For defined contribution (DC) plan participants, wealth accumulation has depended on both equities and fixed income. Yet fixed income will be ever more important in 2018 and beyond, in our view. Of the $7 trillion in DC assets, roughly two-thirds is held by participants over age 50, the period when fixed income exposure peaks in portfolios.
The performance of bonds will thus be critical to seeking retirement security. We believe the prospective low-return environment calls for a highly capital-efficient approach, including actively managed bonds and passively managed or enhanced equities, in target date, core and retirement income allocations.
Here are some suggestions for adapting DC menus to better serve participants in the years ahead.
TDFs: Go active where it matters, passive where it saves
Target-date funds (TDFs) offer participants a diversified, all-in-one default solution for potential wealth accumulation. But TDFs, which entered the scene nearly 25 years ago, need optimization along the active-passive axis. In our view, sponsors may improve participant outcomes and prudently manage plan expenses by employing active and passive strategies selectively.
Today, 98% of DC plan sponsors that use TDFs have underlying strategies that are exclusively passive or exclusively active, according to BrightScope. Only 2% of plan sponsors use TDFs that blend active and passive approaches. In contrast, 62% of plan sponsors blend active and passive approaches on the core menu.
Why the inconsistency? We suspect this is due, at least in part, to a dearth of active/passive blend TDF strategies. Over time, however, we expect TDF allocations will migrate to blend strategies, improving alignment with plan sponsor preferences.
A blend approach makes good sense: Go active where it matters, particularly in fixed income, where alpha has been historically more consistent; go passive where it saves, especially in equities, where the cost differential between active and passive is significant, 59 basis points on average.1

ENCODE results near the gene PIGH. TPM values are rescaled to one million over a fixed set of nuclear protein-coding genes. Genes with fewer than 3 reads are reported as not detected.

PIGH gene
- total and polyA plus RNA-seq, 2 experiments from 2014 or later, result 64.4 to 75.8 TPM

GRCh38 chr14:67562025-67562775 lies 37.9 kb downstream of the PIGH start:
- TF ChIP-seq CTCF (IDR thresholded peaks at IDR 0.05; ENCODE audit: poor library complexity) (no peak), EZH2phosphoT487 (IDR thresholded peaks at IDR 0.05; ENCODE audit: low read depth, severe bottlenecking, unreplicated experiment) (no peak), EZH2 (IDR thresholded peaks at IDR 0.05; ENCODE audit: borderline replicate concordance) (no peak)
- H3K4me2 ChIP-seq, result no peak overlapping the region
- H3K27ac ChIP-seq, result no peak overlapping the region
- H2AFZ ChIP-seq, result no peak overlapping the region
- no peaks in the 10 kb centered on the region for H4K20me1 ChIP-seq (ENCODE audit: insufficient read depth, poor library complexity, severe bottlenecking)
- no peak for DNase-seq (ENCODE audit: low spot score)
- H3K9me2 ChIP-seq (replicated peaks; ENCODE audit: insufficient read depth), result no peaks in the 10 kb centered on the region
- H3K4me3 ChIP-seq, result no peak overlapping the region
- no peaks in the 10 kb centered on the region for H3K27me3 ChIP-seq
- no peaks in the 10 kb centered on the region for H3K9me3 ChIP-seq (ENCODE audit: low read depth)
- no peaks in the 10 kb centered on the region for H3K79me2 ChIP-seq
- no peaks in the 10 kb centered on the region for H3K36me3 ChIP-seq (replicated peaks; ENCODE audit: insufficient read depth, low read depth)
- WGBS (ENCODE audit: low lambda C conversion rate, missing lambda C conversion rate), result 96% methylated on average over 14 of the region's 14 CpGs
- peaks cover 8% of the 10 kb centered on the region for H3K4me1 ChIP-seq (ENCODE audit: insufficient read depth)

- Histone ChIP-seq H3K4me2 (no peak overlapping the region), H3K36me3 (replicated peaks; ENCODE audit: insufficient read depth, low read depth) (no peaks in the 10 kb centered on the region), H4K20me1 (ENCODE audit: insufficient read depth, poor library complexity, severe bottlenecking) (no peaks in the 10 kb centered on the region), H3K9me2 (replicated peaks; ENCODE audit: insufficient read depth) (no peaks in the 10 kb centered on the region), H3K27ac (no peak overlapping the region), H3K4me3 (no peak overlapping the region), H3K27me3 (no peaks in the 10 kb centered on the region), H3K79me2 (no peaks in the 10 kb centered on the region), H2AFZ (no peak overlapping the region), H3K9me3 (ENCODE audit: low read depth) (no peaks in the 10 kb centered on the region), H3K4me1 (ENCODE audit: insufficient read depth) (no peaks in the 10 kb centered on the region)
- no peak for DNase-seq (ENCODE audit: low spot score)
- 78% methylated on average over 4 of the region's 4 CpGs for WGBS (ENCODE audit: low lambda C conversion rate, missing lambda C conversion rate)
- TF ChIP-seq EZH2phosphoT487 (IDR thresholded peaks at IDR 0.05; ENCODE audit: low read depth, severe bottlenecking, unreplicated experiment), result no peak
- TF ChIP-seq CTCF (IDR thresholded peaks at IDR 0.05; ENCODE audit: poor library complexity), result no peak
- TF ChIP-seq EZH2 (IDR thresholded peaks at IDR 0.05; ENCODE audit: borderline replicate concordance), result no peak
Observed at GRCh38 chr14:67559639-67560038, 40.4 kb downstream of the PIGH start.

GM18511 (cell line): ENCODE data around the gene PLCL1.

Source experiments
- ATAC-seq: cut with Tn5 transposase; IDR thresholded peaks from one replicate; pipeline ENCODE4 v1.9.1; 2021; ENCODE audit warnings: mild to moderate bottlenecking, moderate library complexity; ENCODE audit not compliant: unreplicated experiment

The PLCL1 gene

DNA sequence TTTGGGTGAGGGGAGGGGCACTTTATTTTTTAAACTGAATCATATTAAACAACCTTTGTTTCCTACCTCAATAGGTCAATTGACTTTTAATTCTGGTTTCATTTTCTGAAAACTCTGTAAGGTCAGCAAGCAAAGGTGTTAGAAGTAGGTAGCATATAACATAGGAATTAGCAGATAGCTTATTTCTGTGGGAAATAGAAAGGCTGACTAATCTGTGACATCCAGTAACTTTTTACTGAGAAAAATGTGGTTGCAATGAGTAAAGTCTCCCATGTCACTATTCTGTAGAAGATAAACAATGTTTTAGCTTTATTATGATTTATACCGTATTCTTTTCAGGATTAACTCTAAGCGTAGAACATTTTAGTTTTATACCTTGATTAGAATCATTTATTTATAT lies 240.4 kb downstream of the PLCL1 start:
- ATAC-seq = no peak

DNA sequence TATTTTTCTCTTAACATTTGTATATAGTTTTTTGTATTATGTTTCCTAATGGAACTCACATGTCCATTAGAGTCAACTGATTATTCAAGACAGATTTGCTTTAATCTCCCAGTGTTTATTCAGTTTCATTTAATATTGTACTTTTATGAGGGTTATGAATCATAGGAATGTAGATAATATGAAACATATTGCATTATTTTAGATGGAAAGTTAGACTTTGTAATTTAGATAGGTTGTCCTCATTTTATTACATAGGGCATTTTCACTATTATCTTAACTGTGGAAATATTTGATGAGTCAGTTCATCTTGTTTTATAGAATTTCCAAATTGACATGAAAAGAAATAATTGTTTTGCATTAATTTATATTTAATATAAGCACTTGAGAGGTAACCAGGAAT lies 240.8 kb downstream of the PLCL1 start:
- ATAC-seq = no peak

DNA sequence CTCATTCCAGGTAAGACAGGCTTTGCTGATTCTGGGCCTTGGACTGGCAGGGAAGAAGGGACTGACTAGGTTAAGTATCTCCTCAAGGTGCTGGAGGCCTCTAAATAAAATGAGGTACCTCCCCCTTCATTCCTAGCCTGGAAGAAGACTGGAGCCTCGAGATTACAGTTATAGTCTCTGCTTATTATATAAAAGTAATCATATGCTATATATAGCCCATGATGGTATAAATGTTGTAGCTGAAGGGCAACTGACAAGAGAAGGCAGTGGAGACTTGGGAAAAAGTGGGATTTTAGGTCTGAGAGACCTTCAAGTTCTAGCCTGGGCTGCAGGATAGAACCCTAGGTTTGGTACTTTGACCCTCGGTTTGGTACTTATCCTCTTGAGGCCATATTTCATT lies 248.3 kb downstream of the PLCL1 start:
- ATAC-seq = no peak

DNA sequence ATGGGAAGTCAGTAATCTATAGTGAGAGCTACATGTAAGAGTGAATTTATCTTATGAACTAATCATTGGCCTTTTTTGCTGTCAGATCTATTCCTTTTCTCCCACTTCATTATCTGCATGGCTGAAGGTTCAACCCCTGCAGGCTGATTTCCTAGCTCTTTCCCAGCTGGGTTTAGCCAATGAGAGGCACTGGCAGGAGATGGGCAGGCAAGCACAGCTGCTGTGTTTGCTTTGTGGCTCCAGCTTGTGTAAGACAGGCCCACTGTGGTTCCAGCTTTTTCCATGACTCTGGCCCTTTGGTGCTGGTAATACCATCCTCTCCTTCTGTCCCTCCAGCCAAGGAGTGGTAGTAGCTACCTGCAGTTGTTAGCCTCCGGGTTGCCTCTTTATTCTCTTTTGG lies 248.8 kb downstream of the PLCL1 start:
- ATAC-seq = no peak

Blend TDFs that actively manage bonds and passively manage stocks may not only reduce plan costs, but they also may deliver results that are superior to exclusively active or passive approaches.
We make the case for active fixed income in “Bonds Are Different: Active Versus Passive Management in 12 Points.” Active management has historically been successful in fixed income because, in part, unlike the equity market, the bond market has a variety of structural inefficiencies that active managers can exploit to seek alpha. Data support our view: About 80% of active fixed income managers2 beat their median passive peers over the five years ended 31 December 2017. In contrast, only 37% of active equity managers3 outperformed their median passive peers during the five-year period ended December 2017.
The potential benefits of active fixed income are great. This is most true for individuals who are near or in retirement, when glide path allocations to fixed income peak. For example, a participant invested in the market-average TDF that employs actively managed bonds and generates an additional 100 basis points (bps) of alpha annually on the bond portion of the glide path realizes a dramatic improvement in retirement outcomes over a fully passive approach. Asset longevity jumps by 19% (from 21 to 25 years) and retirement assets increase by 9%. See Figure 1 above.
In short, we believe that qualified default investment alternative (QDIA) strategies that blend active bond investing with passive equity exposure represent the most capital-efficient approach—and can potentially increase the odds that savers reach their retirement objectives.
Retirement income: Don’t make perfect the enemy of the good
When it comes to retirement income, we think it’s time to heed the advice of the French philosopher Voltaire, who famously remarked, “Perfection is the enemy of good.”
In theory, a perfect retirement income solution would provide a guaranteed level of lifetime income and an absence of investment risk. In practice, mythical solutions of this sort do not exist, and most retirement solutions that include some form of insurance guarantee are far from perfect. They suffer from complexity, high cost, incremental sponsor risk, and a lack of transparency and transferability. Not surprisingly, adoption of guaranteed solutions by sponsors and participants has been limited.
Surveys show, though, that participants prefer good, if imperfect, solutions. They value low volatility and full control over drawdowns, and prefer to source income from interest and dividend distributions rather than principal. They’re willing to forgo insurance for the absence of the complexity, high cost and other drawbacks noted above.
In practice, of course, participant preferences may vary widely. But momentum to embrace practical solutions appears to be building.